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The table saw is agueably designed for ripping wood, that's really whate it is best at, but that doesn't mean it can't be used for other things equally well. For many woodworkers, the tablesaw is first stationary tool they purchase because it is so versatile. Out of the box, they will rip and cross cut (with the appropriate blades) and even cut dado, with a small modification to the throat plate.
With many table saws, the mitre gauges are pretty standard and have small surface that accepts wood for cross cutting, still they work ok. For someone who is doing a lot of cross cutting and wants perfect repeatable results, a crosscut sled is the answer.
These are relatively easy to make requiring only a few items, such as a good quality plywood base (I simly used a quater sheet of plywood that was 2 feet by 4 feet), a couple of decent quality mitre blanks and lastly a couple of flat boards that can be used for the front and back. The front stabilizer board only needs to be flat on the bottom the inside and outside should be reasonably flat but since this is only to stabilize the sled, it's not important that it be abslutely flat. The back stabilizer board DOES need to be pefectly flat on the bottom and inside as well, so selecting materials for this is very important.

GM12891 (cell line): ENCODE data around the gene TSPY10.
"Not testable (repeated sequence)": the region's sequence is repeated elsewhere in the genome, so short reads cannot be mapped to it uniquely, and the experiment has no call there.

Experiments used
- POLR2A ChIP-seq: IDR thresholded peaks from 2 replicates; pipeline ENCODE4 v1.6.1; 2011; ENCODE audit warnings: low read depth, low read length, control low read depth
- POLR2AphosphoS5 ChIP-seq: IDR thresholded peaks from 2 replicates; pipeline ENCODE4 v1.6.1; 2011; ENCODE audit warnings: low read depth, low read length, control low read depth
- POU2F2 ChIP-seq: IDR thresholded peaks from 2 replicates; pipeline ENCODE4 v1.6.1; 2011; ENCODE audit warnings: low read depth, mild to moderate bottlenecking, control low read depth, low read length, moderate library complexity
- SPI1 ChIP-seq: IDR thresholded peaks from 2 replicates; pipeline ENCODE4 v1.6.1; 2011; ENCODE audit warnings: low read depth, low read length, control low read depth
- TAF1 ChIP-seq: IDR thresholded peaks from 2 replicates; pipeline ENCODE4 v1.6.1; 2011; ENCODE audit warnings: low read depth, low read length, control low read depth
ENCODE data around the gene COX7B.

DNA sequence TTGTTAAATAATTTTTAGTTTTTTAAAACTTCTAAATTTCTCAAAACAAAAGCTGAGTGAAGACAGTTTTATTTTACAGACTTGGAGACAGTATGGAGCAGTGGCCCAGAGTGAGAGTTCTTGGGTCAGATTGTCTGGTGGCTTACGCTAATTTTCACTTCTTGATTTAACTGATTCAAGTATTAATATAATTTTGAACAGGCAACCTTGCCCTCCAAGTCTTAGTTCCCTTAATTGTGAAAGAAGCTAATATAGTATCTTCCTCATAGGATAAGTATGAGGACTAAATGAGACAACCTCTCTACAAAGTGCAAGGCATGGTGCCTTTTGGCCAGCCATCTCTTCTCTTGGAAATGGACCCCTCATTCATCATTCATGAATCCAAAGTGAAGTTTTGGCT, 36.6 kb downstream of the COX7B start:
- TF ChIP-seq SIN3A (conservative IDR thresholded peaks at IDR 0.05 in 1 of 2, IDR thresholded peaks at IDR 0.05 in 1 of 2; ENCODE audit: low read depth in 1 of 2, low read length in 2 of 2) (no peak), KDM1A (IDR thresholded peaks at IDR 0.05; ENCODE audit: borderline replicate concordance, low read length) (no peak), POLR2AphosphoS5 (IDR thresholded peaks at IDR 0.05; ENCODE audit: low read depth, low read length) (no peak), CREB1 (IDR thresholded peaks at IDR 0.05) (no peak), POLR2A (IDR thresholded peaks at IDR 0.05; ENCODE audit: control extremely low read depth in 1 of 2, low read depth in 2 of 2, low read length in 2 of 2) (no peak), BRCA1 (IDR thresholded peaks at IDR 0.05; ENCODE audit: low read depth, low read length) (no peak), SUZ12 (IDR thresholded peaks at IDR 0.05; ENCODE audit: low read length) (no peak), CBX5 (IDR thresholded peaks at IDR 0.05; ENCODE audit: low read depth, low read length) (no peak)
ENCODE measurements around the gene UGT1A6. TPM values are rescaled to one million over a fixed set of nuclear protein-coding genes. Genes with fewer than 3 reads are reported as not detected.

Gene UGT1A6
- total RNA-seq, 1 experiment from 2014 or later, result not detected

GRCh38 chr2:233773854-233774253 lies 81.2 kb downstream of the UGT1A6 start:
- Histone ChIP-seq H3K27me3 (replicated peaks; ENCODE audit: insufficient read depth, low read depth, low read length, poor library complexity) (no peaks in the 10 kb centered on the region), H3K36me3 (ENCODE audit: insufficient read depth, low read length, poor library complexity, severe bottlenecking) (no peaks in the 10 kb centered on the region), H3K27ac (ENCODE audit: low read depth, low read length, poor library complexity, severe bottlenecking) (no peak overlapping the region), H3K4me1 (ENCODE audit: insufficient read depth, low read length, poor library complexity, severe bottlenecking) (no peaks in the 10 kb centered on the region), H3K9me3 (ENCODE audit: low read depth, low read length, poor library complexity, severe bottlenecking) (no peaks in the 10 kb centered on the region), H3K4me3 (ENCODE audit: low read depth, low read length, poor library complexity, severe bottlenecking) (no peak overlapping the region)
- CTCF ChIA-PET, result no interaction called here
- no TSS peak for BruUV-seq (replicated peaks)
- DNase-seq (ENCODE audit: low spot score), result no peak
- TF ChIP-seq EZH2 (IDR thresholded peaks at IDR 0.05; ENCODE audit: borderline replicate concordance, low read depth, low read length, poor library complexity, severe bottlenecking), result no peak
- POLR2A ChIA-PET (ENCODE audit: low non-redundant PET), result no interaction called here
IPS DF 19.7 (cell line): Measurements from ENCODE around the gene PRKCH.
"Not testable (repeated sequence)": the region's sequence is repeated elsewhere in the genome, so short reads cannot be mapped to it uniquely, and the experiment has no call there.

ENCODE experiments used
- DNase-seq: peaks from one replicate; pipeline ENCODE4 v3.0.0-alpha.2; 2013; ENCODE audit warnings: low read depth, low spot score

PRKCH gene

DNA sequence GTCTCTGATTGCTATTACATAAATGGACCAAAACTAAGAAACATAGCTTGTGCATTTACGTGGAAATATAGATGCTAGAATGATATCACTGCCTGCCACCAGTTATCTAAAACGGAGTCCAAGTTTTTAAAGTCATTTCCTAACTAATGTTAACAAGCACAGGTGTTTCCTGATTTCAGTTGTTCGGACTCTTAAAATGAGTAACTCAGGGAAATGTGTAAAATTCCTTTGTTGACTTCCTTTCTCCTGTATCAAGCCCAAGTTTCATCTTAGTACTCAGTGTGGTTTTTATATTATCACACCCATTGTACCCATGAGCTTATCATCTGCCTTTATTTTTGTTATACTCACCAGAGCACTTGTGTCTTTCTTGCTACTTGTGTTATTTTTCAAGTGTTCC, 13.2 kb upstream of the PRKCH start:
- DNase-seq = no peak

If you have access to thick plywood that is 2 inches thick or better, that is ideal, otherwise you will need to hand pick something that is flat. I found a piece of construction grade, kiln dried 2x6 that was 8 feet long that looked like it would work. When I got it home and cut it in half, one half was off a tiny bit, but the other side was perfectly flat, just what I needed, and it was dry so it's not going to move around on me.
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Innovation and woodworking go hand in hand. Despite the fact that woodworking is the second oldest profession, it has always been a place where new tools and ideas meet. Such is the case with the "Magswitch". If you aren't familiar with the Magswitch, it is simply a magnet that can be switched off and on. So if you place a magswitch on a steel table, like a table saw, and turn the switch, the magnets are energized, adhering the unit to the table. When the switch is turned off, the switch can be lifted off the table with same effort it takes to lift a screw driver off the table.
Having a tool that is quick and easy for making and adapting to jigs is a HUGE benefit in the workshop for saving time and for making more accurate cuttings, and that's just where the magswith is perfect ....